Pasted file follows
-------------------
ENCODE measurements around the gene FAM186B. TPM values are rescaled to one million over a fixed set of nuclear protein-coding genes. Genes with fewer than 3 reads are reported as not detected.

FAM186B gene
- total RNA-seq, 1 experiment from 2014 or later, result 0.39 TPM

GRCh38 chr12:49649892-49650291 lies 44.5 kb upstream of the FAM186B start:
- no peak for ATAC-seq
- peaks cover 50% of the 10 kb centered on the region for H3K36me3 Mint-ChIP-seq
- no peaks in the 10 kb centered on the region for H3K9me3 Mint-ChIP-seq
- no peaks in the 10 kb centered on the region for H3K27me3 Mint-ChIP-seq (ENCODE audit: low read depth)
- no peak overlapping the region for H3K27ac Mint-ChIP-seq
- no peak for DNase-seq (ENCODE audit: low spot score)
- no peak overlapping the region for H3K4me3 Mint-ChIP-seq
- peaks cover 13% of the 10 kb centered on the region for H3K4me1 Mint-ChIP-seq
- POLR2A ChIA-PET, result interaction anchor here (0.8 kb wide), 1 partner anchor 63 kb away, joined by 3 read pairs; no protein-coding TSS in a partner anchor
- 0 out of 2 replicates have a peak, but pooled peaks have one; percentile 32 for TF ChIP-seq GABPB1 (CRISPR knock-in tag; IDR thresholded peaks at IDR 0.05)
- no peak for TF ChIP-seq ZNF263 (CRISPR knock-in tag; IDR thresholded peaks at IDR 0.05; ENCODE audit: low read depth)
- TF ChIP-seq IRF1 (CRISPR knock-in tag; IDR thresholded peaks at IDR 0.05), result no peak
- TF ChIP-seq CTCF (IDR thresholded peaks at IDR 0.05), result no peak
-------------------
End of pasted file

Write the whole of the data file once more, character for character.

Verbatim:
ENCODE measurements around the gene FAM186B. TPM values are rescaled to one million over a fixed set of nuclear protein-coding genes. Genes with fewer than 3 reads are reported as not detected.

FAM186B gene
- total RNA-seq, 1 experiment from 2014 or later, result 0.39 TPM

GRCh38 chr12:49649892-49650291 lies 44.5 kb upstream of the FAM186B start:
- no peak for ATAC-seq
- peaks cover 50% of the 10 kb centered on the region for H3K36me3 Mint-ChIP-seq
- no peaks in the 10 kb centered on the region for H3K9me3 Mint-ChIP-seq
- no peaks in the 10 kb centered on the region for H3K27me3 Mint-ChIP-seq (ENCODE audit: low read depth)
- no peak overlapping the region for H3K27ac Mint-ChIP-seq
- no peak for DNase-seq (ENCODE audit: low spot score)
- no peak overlapping the region for H3K4me3 Mint-ChIP-seq
- peaks cover 13% of the 10 kb centered on the region for H3K4me1 Mint-ChIP-seq
- POLR2A ChIA-PET, result interaction anchor here (0.8 kb wide), 1 partner anchor 63 kb away, joined by 3 read pairs; no protein-coding TSS in a partner anchor
- 0 out of 2 replicates have a peak, but pooled peaks have one; percentile 32 for TF ChIP-seq GABPB1 (CRISPR knock-in tag; IDR thresholded peaks at IDR 0.05)
- no peak for TF ChIP-seq ZNF263 (CRISPR knock-in tag; IDR thresholded peaks at IDR 0.05; ENCODE audit: low read depth)
- TF ChIP-seq IRF1 (CRISPR knock-in tag; IDR thresholded peaks at IDR 0.05), result no peak
- TF ChIP-seq CTCF (IDR thresholded peaks at IDR 0.05), result no peak